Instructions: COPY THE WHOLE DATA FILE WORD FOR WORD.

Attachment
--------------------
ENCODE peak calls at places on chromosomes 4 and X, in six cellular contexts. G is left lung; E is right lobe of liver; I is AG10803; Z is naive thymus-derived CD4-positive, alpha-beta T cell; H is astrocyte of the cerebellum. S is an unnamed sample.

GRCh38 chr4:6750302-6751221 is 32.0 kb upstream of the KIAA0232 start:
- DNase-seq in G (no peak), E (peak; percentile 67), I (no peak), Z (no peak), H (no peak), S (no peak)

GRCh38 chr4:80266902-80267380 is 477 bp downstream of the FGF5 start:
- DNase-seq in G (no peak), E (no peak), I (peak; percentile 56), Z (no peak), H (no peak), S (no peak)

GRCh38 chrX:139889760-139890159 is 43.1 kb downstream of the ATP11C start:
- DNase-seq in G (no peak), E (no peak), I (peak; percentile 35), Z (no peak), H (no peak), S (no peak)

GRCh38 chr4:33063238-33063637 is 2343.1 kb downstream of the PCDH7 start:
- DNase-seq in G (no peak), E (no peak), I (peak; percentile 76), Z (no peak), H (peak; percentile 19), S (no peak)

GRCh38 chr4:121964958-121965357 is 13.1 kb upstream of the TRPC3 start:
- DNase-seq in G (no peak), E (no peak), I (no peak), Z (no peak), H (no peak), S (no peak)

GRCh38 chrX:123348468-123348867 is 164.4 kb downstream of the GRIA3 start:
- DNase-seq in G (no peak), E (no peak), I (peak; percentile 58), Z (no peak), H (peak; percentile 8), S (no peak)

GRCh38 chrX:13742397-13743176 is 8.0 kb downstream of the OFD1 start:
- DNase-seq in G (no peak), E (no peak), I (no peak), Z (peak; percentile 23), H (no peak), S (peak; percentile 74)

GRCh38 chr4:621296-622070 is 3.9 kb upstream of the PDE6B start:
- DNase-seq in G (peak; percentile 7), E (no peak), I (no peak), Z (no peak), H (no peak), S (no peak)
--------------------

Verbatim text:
ENCODE peak calls at places on chromosomes 4 and X, in six cellular contexts. G is left lung; E is right lobe of liver; I is AG10803; Z is naive thymus-derived CD4-positive, alpha-beta T cell; H is astrocyte of the cerebellum. S is an unnamed sample.

GRCh38 chr4:6750302-6751221 is 32.0 kb upstream of the KIAA0232 start:
- DNase-seq in G (no peak), E (peak; percentile 67), I (no peak), Z (no peak), H (no peak), S (no peak)

GRCh38 chr4:80266902-80267380 is 477 bp downstream of the FGF5 start:
- DNase-seq in G (no peak), E (no peak), I (peak; percentile 56), Z (no peak), H (no peak), S (no peak)

GRCh38 chrX:139889760-139890159 is 43.1 kb downstream of the ATP11C start:
- DNase-seq in G (no peak), E (no peak), I (peak; percentile 35), Z (no peak), H (no peak), S (no peak)

GRCh38 chr4:33063238-33063637 is 2343.1 kb downstream of the PCDH7 start:
- DNase-seq in G (no peak), E (no peak), I (peak; percentile 76), Z (no peak), H (peak; percentile 19), S (no peak)

GRCh38 chr4:121964958-121965357 is 13.1 kb upstream of the TRPC3 start:
- DNase-seq in G (no peak), E (no peak), I (no peak), Z (no peak), H (no peak), S (no peak)

GRCh38 chrX:123348468-123348867 is 164.4 kb downstream of the GRIA3 start:
- DNase-seq in G (no peak), E (no peak), I (peak; percentile 58), Z (no peak), H (peak; percentile 8), S (no peak)

GRCh38 chrX:13742397-13743176 is 8.0 kb downstream of the OFD1 start:
- DNase-seq in G (no peak), E (no peak), I (no peak), Z (peak; percentile 23), H (no peak), S (peak; percentile 74)

GRCh38 chr4:621296-622070 is 3.9 kb upstream of the PDE6B start:
- DNase-seq in G (peak; percentile 7), E (no peak), I (no peak), Z (no peak), H (no peak), S (no peak)